In conventional warfare, support forces such as military police, engineers, and medical personnel normally operate behind the front lines of a battlefield. But in Iraq and Afghanistan--both in U.S. Central Command's (CENTCOM) area of responsibility--there is no clear distinction between front lines and rear areas, and support forces are sometimes exposed to hostile fire without help from combat arms units. The House report to the National Defense Authorization Act for fiscal year 2010 directed GAO to report on combat skills training for support forces. GAO assessed the extent to which (1) Army and Marine Corps support forces are completing required combat skills training; (2) the services and CENTCOM have information to validate completion of required training; and (3) the services have used lessons learned to adjust combat skills training for support forces. To do so, GAO analyzed current training requirements, documentation of training completion, and lessons learned guidance; observed support force training; and interviewed headquarters officials, trainers, and trainees between August 2009 and February 2010.Army and Marine Corps support forces undergo significant combat skills training, but additional actions could help clarify CENTCOM's training requirements, ensure the services fully incorporate those requirements into their training requirements, and improve the consistency of training that is being conducted. CENTCOM has issued a list of training tasks to be completed, in addition to the services' training requirements, before deploying to its area of operations. However, there is confusion over which forces the CENTCOM requirements apply to, the conditions under which the tasks are to be trained, and the standards for successfully completing the training. As a result, interpretations of the requirements vary and some trainees receive detailed, hands-on training for a particular task while others simply observe a demonstration of the task. In addition, while the Army and Marine Corps are training their forces on most of CENTCOM's required tasks, servicemembers are not being trained on some required tasks prior to deploying. While units collect information on the completion of training tasks, additional actions would help higher level decision-makers assess the readiness of deploying units and servicemembers. Currently, both CENTCOM and the services lack complete information on the extent to which Army and Marine Corps support forces are completing required combat skills training. The Army has recently designated the Digital Training Management System as its system of record for tracking the completion of required training, but guidance concerning system implementation is unclear and the system lacks some needed capabilities. As a result, support forces are not fully utilizing the system, and are inconsistently tracking completion of individual and unit training using paper records, stand-alone spreadsheets, and other automated systems. The Marine Corps also uses inconsistent approaches to document training completion. Furthermore, as GAO reported in May 2008, CENTCOM does not have a clearly defined waiver process to provide visibility over the extent to which personnel are deploying to its area of operations without having completed its required training tasks. As a result, CENTCOM and the services have limited visibility over the extent to which servicemembers have or have not completed all required training. While trainers at Army and Marine Corps training sites have applied lessons learned information and made significant changes to the combat skills training they provide support forces, the changes to training have varied across sites. Army and Marine Corps doctrine requires the collection of after action reports, the primary formal vehicle for collecting lessons learned. Lessons are also shared informally, such as through communication between deployed forces and units training to replace them. While the services have these formal and informal means to facilitate the sharing of lessons learned information, trainers at the various training sites are not consistently sharing information about the changes they have made to their training programs. As a result, servicemembers are trained inconsistently and units that are deploying for similar missions sometimes receive different types and amounts of training.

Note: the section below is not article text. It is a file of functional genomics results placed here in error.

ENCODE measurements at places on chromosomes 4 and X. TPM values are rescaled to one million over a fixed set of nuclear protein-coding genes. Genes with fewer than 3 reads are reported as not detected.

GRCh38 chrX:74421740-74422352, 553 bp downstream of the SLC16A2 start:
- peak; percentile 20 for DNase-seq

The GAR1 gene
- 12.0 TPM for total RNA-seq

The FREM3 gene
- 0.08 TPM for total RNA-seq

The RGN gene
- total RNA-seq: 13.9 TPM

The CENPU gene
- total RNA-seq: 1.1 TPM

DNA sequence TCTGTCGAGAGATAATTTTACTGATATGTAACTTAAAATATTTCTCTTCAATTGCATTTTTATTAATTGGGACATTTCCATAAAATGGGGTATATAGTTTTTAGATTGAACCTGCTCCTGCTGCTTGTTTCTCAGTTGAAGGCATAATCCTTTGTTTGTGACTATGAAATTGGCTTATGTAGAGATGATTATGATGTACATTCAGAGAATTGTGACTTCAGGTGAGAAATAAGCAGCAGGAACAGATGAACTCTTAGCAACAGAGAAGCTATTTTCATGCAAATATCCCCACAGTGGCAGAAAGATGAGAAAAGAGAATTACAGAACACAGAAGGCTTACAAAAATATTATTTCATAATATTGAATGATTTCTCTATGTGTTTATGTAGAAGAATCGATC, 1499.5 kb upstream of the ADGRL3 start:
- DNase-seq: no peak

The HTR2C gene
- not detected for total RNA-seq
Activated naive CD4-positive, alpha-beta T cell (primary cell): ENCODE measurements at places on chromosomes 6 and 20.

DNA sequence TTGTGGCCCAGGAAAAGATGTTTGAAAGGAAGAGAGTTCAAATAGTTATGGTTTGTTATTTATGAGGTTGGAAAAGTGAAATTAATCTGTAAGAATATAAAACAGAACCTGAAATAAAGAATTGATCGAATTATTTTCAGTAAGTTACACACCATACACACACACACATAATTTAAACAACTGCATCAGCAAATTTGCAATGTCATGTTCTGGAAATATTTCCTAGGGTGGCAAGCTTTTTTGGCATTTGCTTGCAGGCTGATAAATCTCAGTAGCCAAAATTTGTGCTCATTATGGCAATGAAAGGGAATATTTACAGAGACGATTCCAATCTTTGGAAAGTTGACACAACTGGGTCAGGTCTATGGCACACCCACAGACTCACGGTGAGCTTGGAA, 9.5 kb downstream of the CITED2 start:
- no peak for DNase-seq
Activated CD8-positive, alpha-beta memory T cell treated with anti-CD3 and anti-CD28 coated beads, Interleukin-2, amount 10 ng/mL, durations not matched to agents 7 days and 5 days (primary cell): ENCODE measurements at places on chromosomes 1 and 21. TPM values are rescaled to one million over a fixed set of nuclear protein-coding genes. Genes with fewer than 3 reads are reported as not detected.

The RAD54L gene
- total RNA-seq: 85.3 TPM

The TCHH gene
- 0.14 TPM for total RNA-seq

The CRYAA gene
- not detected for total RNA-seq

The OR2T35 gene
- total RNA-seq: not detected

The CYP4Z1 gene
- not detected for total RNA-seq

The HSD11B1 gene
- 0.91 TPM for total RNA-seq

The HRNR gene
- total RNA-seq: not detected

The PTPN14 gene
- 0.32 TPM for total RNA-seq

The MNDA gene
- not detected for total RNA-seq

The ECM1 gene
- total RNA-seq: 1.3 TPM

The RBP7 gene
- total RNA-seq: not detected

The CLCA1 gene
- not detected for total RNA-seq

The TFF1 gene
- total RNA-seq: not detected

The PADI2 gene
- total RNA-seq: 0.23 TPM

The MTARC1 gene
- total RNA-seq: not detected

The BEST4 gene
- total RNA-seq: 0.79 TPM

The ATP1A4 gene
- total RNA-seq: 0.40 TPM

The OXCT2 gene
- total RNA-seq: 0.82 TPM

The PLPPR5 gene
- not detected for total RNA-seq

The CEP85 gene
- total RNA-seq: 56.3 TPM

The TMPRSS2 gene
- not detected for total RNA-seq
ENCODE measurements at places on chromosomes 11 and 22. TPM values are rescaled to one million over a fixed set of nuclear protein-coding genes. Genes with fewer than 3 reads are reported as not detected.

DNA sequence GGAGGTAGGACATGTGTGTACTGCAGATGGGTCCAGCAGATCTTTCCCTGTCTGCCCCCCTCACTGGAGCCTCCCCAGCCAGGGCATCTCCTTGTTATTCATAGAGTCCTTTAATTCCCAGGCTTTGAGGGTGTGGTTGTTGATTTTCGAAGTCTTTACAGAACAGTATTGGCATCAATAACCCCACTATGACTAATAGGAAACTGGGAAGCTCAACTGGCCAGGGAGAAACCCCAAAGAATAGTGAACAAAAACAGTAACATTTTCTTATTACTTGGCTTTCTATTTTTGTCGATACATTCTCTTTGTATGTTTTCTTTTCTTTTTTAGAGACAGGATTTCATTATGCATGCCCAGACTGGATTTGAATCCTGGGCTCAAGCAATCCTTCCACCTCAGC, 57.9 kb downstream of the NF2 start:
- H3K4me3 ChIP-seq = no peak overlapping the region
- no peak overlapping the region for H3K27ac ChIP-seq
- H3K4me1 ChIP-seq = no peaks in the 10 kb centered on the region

[Read More…]
  • Secretary Blinken’s Call with Guatemalan Foreign Minister Brolo
    In Crime Control and Security News
    Office of the [Read More…]
  • Drug Control: International Programs Face Significant Challenges Reducing the Supply of Illegal Drugs but Support Broad U.S. Foreign Policy Objectives
    In U.S GAO News